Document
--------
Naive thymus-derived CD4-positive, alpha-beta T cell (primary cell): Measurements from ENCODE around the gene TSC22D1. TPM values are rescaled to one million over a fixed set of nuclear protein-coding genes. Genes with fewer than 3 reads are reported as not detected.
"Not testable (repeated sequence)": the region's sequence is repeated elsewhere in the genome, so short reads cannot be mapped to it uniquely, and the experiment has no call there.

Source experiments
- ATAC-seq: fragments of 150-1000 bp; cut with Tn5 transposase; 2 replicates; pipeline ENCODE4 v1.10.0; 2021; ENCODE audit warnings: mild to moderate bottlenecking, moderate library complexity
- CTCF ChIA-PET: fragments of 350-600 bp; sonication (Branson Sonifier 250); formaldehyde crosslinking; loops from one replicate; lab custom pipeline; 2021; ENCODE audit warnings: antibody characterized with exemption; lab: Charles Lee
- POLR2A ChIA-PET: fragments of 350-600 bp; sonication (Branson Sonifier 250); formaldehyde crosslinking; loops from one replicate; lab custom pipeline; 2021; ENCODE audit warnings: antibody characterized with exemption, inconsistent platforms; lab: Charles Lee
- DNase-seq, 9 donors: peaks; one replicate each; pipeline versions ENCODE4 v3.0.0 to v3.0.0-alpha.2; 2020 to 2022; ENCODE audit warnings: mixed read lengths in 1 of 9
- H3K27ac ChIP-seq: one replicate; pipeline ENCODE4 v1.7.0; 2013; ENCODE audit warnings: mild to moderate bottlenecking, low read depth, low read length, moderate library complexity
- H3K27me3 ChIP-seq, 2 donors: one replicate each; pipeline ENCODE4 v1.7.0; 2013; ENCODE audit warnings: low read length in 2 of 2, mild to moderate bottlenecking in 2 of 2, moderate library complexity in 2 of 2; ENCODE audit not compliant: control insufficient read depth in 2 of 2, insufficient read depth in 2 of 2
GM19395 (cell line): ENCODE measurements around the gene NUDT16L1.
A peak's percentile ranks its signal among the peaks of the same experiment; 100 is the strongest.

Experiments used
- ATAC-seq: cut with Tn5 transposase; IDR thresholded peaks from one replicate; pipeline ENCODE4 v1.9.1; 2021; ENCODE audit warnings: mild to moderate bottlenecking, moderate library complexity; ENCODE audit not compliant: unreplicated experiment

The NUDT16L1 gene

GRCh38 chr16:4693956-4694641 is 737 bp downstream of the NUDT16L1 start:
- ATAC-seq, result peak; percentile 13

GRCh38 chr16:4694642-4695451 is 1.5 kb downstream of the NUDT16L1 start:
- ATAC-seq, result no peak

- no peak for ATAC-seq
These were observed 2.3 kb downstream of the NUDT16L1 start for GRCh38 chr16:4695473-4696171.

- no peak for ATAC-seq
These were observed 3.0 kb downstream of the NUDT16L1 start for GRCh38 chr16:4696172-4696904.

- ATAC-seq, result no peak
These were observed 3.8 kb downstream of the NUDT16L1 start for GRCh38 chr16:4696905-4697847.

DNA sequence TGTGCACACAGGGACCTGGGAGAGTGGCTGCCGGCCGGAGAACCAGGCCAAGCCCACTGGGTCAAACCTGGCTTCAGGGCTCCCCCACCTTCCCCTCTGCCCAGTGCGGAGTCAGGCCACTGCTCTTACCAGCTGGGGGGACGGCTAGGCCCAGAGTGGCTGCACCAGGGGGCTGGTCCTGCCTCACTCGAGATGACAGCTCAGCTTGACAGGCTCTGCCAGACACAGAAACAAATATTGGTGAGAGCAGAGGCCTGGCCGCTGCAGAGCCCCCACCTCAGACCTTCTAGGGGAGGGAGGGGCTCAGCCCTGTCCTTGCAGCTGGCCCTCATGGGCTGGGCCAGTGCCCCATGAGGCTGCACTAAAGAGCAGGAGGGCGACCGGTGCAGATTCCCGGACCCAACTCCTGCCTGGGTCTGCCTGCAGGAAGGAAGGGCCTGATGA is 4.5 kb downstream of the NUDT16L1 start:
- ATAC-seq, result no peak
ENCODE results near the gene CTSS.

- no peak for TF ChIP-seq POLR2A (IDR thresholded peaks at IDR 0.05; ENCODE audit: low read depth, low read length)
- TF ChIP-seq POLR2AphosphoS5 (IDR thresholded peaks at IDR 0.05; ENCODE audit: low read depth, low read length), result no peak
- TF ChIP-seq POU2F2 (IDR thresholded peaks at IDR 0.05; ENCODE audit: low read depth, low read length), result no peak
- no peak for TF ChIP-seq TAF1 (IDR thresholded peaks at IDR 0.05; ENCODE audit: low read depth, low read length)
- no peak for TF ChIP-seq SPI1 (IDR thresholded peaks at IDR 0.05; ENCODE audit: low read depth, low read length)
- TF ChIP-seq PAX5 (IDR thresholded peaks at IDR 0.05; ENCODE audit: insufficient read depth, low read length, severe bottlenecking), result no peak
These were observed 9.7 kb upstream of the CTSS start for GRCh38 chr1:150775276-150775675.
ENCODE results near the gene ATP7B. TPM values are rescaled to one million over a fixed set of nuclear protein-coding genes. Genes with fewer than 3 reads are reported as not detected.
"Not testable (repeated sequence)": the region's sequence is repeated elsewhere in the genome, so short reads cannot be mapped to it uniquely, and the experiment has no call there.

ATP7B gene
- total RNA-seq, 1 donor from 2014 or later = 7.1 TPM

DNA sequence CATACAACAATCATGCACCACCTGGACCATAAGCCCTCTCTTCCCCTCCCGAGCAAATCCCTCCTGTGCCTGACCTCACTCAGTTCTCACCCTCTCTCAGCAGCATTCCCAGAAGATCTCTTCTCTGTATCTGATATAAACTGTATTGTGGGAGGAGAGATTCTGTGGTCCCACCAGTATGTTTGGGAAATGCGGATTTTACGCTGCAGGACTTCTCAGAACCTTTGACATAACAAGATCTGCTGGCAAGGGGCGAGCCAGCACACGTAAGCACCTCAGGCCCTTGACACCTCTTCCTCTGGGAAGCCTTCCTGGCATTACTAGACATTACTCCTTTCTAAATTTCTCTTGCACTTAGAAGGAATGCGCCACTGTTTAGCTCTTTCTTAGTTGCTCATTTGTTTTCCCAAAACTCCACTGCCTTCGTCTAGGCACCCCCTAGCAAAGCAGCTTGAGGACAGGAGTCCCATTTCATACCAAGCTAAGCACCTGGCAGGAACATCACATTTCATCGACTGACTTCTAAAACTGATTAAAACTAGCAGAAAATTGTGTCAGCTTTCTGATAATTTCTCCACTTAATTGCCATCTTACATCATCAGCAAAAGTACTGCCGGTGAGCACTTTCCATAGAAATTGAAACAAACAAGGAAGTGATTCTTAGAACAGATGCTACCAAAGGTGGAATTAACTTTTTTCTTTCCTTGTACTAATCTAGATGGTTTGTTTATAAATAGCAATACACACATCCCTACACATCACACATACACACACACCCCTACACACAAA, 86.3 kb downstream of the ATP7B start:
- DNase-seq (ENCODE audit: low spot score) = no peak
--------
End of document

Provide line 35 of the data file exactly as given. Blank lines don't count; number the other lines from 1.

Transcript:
ENCODE results near the gene ATP7B. TPM values are rescaled to one million over a fixed set of nuclear protein-coding genes. Genes with fewer than 3 reads are reported as not detected.